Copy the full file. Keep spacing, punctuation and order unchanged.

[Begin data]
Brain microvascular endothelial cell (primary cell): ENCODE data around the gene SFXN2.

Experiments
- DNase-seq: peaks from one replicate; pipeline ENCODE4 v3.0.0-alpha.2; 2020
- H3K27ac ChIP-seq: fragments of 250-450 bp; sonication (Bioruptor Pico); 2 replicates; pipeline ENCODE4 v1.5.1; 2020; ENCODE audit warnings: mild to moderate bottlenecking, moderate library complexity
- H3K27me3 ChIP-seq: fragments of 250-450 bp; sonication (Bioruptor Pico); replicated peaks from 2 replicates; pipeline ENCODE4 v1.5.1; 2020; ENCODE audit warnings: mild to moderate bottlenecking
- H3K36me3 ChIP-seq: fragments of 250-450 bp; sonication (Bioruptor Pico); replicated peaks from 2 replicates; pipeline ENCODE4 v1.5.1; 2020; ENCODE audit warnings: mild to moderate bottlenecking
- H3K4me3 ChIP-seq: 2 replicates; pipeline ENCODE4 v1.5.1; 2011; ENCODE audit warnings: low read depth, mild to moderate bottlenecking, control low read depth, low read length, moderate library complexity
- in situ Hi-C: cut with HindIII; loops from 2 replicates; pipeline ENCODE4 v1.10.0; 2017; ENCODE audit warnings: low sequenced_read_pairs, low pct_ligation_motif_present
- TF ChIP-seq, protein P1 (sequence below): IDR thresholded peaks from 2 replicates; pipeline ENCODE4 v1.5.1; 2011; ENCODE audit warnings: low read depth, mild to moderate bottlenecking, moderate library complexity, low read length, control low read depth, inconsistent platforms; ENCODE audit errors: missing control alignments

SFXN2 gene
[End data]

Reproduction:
Brain microvascular endothelial cell (primary cell): ENCODE data around the gene SFXN2.

Experiments
- DNase-seq: peaks from one replicate; pipeline ENCODE4 v3.0.0-alpha.2; 2020
- H3K27ac ChIP-seq: fragments of 250-450 bp; sonication (Bioruptor Pico); 2 replicates; pipeline ENCODE4 v1.5.1; 2020; ENCODE audit warnings: mild to moderate bottlenecking, moderate library complexity
- H3K27me3 ChIP-seq: fragments of 250-450 bp; sonication (Bioruptor Pico); replicated peaks from 2 replicates; pipeline ENCODE4 v1.5.1; 2020; ENCODE audit warnings: mild to moderate bottlenecking
- H3K36me3 ChIP-seq: fragments of 250-450 bp; sonication (Bioruptor Pico); replicated peaks from 2 replicates; pipeline ENCODE4 v1.5.1; 2020; ENCODE audit warnings: mild to moderate bottlenecking
- H3K4me3 ChIP-seq: 2 replicates; pipeline ENCODE4 v1.5.1; 2011; ENCODE audit warnings: low read depth, mild to moderate bottlenecking, control low read depth, low read length, moderate library complexity
- in situ Hi-C: cut with HindIII; loops from 2 replicates; pipeline ENCODE4 v1.10.0; 2017; ENCODE audit warnings: low sequenced_read_pairs, low pct_ligation_motif_present
- TF ChIP-seq, protein P1 (sequence below): IDR thresholded peaks from 2 replicates; pipeline ENCODE4 v1.5.1; 2011; ENCODE audit warnings: low read depth, mild to moderate bottlenecking, moderate library complexity, low read length, control low read depth, inconsistent platforms; ENCODE audit errors: missing control alignments

SFXN2 gene